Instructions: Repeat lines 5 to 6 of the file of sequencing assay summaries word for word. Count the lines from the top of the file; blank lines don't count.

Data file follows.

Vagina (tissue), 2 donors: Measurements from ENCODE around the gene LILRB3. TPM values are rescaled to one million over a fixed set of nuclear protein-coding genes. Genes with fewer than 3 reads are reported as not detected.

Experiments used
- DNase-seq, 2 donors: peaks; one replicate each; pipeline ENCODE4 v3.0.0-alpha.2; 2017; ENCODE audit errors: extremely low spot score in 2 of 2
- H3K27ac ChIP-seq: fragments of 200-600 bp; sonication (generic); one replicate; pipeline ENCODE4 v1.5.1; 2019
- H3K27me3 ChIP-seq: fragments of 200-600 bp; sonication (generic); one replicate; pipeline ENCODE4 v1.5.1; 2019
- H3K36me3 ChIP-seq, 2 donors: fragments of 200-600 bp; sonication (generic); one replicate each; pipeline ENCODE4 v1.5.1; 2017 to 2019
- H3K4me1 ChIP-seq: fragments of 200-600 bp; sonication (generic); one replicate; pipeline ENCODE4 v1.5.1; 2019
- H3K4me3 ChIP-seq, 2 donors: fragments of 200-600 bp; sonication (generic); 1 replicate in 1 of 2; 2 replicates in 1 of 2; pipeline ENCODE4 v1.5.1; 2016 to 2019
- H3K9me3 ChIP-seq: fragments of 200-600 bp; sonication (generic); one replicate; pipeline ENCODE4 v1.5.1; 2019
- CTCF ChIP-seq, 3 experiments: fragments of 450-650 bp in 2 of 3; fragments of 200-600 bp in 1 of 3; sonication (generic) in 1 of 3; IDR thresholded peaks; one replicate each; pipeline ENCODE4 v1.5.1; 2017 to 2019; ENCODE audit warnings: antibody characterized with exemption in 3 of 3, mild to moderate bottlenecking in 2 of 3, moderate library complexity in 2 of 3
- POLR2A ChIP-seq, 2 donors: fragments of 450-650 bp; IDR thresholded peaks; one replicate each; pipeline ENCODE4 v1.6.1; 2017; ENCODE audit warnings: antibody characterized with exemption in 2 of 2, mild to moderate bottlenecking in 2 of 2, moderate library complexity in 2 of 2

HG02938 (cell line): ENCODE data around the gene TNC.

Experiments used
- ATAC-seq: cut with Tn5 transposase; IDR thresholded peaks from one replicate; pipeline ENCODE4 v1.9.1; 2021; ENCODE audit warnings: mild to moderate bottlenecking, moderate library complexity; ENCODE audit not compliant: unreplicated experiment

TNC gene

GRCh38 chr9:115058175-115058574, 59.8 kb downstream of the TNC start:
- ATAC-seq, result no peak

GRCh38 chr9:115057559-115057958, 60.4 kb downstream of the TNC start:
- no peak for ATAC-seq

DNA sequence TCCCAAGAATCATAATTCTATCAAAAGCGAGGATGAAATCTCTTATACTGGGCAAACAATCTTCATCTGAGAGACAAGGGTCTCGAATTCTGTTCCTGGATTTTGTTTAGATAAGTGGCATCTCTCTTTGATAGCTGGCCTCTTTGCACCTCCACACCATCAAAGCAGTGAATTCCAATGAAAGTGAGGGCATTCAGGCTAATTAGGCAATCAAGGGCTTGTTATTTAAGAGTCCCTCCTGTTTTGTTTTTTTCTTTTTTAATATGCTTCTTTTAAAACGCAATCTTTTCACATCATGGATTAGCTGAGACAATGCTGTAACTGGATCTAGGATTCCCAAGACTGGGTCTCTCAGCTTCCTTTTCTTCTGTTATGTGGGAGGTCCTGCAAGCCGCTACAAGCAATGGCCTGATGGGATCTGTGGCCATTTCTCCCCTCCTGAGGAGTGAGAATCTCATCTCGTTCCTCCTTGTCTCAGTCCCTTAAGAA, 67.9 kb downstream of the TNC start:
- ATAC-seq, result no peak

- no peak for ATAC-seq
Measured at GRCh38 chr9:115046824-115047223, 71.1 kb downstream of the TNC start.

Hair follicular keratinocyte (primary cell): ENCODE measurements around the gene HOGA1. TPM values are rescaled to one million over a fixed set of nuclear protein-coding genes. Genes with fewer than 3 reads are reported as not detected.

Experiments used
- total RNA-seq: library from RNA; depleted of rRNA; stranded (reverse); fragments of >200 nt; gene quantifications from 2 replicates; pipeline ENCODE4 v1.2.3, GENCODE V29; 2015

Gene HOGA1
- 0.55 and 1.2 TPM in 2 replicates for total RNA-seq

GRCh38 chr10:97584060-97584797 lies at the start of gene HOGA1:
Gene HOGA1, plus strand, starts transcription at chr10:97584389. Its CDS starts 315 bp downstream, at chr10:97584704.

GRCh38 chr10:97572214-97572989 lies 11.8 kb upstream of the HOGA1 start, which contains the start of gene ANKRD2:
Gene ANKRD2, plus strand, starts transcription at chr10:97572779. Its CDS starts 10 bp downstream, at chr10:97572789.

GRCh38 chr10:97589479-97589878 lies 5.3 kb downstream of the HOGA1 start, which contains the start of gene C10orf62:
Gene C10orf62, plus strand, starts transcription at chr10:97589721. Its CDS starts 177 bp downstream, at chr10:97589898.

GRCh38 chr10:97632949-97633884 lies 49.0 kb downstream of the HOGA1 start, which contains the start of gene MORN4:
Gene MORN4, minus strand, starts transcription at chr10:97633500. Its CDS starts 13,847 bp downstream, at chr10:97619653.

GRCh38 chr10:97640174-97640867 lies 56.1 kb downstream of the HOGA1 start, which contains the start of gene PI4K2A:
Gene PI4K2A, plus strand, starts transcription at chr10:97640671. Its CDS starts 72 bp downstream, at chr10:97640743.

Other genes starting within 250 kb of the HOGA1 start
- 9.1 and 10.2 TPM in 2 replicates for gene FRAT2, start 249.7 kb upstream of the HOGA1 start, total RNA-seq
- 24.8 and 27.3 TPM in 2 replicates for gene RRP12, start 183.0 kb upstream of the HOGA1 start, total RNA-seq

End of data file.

- H3K27me3 ChIP-seq: fragments of 200-600 bp; sonication (generic); one replicate; pipeline ENCODE4 v1.5.1; 2019
- H3K36me3 ChIP-seq, 2 donors: fragments of 200-600 bp; sonication (generic); one replicate each; pipeline ENCODE4 v1.5.1; 2017 to 2019